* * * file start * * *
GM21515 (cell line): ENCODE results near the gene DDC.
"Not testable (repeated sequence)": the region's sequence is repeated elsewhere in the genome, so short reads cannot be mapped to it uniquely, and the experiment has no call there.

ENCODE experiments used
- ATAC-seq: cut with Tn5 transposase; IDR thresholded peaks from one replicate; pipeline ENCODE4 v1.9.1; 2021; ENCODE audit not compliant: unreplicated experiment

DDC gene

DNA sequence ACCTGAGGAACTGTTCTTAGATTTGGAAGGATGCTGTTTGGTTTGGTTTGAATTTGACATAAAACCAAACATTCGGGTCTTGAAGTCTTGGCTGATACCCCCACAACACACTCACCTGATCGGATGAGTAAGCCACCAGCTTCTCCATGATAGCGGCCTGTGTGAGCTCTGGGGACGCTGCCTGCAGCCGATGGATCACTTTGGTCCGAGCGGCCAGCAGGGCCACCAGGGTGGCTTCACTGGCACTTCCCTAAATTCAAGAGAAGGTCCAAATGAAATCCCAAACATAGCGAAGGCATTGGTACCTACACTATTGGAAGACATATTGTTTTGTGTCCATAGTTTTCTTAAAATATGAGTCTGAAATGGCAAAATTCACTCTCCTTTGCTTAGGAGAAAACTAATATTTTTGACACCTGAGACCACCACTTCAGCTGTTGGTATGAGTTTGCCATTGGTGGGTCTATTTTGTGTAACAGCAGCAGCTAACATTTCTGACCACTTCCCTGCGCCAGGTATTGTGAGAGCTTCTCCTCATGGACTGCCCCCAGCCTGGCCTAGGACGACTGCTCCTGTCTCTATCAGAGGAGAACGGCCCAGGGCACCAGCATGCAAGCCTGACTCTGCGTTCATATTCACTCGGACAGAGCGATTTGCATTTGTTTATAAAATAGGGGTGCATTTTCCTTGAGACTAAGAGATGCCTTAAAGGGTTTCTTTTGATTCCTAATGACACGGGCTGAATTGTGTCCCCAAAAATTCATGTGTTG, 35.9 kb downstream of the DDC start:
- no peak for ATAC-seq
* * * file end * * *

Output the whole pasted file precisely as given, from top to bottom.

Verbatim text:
GM21515 (cell line): ENCODE results near the gene DDC.
"Not testable (repeated sequence)": the region's sequence is repeated elsewhere in the genome, so short reads cannot be mapped to it uniquely, and the experiment has no call there.

ENCODE experiments used
- ATAC-seq: cut with Tn5 transposase; IDR thresholded peaks from one replicate; pipeline ENCODE4 v1.9.1; 2021; ENCODE audit not compliant: unreplicated experiment

DDC gene

DNA sequence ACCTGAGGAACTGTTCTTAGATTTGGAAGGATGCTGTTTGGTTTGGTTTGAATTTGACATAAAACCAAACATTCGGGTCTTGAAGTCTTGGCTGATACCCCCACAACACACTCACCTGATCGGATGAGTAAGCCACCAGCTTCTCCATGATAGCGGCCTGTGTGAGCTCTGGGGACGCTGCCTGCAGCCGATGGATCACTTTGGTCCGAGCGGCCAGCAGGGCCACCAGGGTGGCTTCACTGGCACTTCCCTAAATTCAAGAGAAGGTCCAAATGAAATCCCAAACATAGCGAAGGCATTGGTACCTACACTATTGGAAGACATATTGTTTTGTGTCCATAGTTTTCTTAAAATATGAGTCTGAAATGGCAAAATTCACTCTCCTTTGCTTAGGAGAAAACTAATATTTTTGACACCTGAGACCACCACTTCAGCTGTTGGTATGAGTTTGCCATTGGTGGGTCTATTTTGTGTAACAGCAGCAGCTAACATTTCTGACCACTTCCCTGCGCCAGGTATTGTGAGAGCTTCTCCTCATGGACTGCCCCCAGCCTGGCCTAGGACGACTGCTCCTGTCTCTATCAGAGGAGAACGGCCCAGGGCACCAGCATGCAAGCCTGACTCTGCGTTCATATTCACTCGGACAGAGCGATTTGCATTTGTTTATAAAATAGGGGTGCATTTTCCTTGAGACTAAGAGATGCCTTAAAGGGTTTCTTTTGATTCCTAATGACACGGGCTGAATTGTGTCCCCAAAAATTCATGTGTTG, 35.9 kb downstream of the DDC start:
- no peak for ATAC-seq